Facing a restructuring by its Japanese parent company, Nissui Corp. has stopped assembling auxiliary equipment in East Lansing, Mich. - but a former top executive at the U.S. headquarters plans to set up a new company.
Nissui is the U.S. unit of Nissui Kako Co. Ltd. of Saitama, a suburb of Tokyo. In a move similar to U.S. Chapter 11 bankruptcy, Nissui Kako's parent is reorganizing from three sister companies to a single firm, according to Steve Kaza, sales manager of the Michigan operation.
Kaza said that Kazuo Otomo, former president of Nissui Corp., is working to form a new company in East Lansing to build the company's S-Cutter. Nissui's most popular product in North America, the screenless, low-speed granulator, is designed for use beside an injection press, where it cuts up sprues and runners. The granulator runs at just 30 revolutions per minute.
The new company will be called USNI Tech LLC. Final details should be put together by the end of March, Kaza said. The firm will handle sales, spare parts and service, and outsource assembly of the S-Cutter.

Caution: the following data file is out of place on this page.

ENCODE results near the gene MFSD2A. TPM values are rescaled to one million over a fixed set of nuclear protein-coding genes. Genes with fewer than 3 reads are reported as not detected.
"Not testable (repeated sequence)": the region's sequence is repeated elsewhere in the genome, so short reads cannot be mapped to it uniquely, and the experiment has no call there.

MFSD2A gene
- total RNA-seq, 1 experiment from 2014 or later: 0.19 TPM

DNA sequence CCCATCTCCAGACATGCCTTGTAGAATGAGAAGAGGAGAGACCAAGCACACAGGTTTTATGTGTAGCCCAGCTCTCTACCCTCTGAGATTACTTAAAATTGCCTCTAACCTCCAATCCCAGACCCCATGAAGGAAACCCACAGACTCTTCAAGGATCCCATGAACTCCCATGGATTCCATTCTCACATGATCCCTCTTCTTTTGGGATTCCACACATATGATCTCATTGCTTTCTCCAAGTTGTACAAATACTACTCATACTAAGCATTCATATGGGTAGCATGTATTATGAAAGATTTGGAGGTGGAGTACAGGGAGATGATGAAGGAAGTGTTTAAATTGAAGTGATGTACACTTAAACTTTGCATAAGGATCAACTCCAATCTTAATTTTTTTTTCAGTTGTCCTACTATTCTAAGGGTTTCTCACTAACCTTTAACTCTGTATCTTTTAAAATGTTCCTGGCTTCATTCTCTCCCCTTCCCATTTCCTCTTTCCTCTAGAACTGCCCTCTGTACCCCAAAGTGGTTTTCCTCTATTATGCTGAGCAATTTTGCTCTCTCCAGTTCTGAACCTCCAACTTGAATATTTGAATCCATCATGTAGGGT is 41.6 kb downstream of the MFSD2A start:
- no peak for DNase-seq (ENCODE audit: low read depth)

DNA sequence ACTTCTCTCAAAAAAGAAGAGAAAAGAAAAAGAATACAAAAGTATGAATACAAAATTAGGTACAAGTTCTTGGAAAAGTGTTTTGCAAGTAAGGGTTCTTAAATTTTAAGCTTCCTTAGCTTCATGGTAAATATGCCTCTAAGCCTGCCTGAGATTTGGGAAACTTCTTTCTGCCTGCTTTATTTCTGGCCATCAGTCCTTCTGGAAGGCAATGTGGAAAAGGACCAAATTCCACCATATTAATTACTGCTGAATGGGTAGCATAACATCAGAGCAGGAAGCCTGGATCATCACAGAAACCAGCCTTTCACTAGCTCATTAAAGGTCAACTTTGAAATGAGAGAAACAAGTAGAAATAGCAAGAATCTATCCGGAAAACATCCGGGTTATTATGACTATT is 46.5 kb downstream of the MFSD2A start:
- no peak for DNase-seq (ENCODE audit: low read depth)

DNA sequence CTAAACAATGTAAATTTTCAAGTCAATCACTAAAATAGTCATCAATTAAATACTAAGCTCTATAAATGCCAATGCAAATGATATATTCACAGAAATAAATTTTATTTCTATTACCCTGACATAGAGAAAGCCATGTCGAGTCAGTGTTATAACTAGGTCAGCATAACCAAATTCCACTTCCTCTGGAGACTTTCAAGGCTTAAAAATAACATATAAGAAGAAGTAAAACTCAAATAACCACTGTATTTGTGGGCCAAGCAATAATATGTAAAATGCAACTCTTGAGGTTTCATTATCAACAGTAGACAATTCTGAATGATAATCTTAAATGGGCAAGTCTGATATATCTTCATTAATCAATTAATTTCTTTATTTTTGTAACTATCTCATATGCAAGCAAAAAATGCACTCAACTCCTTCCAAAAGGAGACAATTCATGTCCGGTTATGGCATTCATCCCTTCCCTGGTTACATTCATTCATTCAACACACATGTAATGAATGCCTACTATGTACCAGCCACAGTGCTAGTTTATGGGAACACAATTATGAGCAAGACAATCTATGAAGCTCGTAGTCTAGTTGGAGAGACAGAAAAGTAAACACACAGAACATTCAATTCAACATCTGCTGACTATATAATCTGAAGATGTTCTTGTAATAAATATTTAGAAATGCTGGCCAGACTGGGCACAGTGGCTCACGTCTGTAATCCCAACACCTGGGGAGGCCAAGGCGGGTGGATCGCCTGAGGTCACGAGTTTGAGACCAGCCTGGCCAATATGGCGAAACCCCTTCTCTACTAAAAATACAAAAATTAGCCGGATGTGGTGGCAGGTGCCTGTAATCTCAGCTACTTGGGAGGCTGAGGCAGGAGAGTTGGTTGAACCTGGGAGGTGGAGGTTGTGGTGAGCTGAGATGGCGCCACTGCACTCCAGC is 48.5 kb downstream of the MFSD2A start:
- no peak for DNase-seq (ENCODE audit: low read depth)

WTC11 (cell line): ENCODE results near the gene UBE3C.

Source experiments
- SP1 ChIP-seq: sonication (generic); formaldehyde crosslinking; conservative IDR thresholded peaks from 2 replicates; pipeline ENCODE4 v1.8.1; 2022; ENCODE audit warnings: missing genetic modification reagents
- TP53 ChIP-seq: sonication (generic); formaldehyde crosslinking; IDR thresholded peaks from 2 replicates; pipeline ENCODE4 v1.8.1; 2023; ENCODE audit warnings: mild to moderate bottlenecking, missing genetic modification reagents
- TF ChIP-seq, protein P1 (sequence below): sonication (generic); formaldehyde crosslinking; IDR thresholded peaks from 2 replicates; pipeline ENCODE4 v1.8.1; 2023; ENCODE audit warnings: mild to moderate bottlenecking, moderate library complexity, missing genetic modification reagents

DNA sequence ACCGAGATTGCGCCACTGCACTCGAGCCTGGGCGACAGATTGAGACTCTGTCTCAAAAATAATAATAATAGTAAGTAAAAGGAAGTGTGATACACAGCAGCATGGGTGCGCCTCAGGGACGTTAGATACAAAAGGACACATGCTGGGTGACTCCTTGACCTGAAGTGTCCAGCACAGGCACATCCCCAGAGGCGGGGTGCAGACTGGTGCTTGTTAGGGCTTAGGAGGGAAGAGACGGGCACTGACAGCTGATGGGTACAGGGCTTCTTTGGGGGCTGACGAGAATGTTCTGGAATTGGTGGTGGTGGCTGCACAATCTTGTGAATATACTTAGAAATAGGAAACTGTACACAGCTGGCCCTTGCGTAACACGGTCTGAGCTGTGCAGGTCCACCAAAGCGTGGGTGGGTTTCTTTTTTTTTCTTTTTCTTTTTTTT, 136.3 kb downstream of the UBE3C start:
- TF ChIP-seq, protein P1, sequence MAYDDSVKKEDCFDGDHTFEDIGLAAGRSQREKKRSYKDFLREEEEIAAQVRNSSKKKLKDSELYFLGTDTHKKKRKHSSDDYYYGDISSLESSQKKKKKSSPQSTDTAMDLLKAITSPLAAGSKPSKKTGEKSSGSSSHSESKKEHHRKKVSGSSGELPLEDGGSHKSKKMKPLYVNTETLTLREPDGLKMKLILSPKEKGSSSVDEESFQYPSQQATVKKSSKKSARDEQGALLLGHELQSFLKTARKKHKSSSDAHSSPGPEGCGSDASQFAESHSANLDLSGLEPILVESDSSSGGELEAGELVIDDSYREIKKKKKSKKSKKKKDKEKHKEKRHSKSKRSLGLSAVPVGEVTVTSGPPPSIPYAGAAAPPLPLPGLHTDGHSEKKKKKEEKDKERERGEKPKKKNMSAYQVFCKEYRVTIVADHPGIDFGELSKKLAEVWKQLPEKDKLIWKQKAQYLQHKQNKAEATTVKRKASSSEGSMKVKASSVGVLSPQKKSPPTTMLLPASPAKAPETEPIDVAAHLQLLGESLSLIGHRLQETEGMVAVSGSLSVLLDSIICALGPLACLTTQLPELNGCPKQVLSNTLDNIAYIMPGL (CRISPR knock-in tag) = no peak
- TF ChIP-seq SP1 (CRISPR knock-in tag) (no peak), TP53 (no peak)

Otomo could not be reached for comment. He retired as president of Nissui Corp. in East Lansing last summer, and continued to serve as a consultant.
``They want to continue selling this machine and doing the service, but at the time, it's not going to be done by Nissui,'' Kaza said.
Nissui also offered other auxiliary products for plastics, such as dryers and temperature controllers. The future of those products is uncertain, Kaza said.
Nissui laid off a few employees last summer, then ceased manufacturing last fall. In East Lansing, the company had been doing final assembly and electrical work, using base machines shipped from Japan.
The company cut employment in half, from 20 to about 10 people now, Kaza said. Its building has been put up for sale.